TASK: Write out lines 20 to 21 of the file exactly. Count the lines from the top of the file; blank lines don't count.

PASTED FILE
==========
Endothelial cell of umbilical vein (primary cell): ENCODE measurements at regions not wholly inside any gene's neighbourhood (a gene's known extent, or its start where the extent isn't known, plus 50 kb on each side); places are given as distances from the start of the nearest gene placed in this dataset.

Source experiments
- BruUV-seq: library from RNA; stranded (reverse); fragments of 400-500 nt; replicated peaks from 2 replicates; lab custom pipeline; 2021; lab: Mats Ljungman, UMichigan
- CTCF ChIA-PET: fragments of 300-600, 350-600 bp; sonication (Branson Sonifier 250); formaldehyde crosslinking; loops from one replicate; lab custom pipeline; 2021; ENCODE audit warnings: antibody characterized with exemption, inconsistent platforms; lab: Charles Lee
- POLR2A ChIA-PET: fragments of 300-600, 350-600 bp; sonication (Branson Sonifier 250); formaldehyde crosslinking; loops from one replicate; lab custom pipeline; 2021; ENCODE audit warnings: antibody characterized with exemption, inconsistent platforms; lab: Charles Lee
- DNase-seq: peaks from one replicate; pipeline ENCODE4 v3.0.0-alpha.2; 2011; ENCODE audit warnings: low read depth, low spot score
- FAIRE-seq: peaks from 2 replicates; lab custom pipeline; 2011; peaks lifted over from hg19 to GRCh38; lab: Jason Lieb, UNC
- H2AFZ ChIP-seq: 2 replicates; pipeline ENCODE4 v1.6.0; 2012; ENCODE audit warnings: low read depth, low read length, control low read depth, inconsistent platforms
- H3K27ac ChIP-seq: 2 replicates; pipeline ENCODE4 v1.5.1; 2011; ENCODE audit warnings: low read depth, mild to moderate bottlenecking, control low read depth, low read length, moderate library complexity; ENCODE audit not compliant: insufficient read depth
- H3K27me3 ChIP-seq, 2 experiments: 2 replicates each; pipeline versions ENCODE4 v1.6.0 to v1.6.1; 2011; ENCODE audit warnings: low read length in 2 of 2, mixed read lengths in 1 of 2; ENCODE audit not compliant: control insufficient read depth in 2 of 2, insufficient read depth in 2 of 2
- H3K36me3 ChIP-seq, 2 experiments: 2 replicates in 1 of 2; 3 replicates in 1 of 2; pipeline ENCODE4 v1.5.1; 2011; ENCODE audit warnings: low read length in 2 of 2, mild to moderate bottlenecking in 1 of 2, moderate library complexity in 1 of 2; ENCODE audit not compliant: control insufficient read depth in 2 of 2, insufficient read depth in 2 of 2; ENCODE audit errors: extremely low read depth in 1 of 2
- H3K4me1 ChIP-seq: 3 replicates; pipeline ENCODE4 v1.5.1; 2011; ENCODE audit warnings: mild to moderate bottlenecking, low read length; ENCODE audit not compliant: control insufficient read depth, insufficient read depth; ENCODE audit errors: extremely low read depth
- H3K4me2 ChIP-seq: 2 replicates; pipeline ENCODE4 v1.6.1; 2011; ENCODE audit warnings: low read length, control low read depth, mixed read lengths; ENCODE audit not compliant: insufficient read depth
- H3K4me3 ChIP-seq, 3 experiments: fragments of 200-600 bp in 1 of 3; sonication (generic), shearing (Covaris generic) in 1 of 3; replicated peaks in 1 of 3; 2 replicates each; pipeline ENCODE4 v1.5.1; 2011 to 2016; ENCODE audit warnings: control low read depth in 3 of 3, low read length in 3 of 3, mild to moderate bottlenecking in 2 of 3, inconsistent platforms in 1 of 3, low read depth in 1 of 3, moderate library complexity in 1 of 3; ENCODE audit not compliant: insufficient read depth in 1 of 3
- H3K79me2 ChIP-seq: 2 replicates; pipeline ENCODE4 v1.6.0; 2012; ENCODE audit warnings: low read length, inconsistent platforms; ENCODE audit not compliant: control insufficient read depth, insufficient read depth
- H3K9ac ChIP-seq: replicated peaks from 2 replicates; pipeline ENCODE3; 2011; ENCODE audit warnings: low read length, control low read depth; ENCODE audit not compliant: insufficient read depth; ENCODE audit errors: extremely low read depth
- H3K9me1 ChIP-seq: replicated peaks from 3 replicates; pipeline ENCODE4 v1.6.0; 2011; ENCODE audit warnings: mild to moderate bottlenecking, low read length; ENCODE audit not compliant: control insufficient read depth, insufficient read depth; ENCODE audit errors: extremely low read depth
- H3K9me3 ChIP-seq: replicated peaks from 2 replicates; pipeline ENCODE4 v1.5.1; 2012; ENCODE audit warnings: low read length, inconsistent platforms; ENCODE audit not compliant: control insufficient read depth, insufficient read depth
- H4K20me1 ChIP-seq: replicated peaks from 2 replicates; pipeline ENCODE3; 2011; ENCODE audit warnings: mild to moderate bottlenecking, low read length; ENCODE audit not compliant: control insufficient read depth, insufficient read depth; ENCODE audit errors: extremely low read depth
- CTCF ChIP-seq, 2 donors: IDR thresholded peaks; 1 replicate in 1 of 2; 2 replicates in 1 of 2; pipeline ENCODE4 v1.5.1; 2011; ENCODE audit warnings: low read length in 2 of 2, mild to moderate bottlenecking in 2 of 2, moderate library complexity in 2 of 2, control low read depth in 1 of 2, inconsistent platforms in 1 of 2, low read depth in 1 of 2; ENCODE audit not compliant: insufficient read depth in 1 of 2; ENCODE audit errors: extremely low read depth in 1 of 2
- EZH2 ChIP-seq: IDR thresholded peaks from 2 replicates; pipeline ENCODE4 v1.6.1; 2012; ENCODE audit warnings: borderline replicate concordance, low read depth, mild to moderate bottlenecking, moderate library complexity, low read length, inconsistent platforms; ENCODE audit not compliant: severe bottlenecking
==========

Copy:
- CTCF ChIP-seq, 2 donors: IDR thresholded peaks; 1 replicate in 1 of 2; 2 replicates in 1 of 2; pipeline ENCODE4 v1.5.1; 2011; ENCODE audit warnings: low read length in 2 of 2, mild to moderate bottlenecking in 2 of 2, moderate library complexity in 2 of 2, control low read depth in 1 of 2, inconsistent platforms in 1 of 2, low read depth in 1 of 2; ENCODE audit not compliant: insufficient read depth in 1 of 2; ENCODE audit errors: extremely low read depth in 1 of 2
- EZH2 ChIP-seq: IDR thresholded peaks from 2 replicates; pipeline ENCODE4 v1.6.1; 2012; ENCODE audit warnings: borderline replicate concordance, low read depth, mild to moderate bottlenecking, moderate library complexity, low read length, inconsistent platforms; ENCODE audit not compliant: severe bottlenecking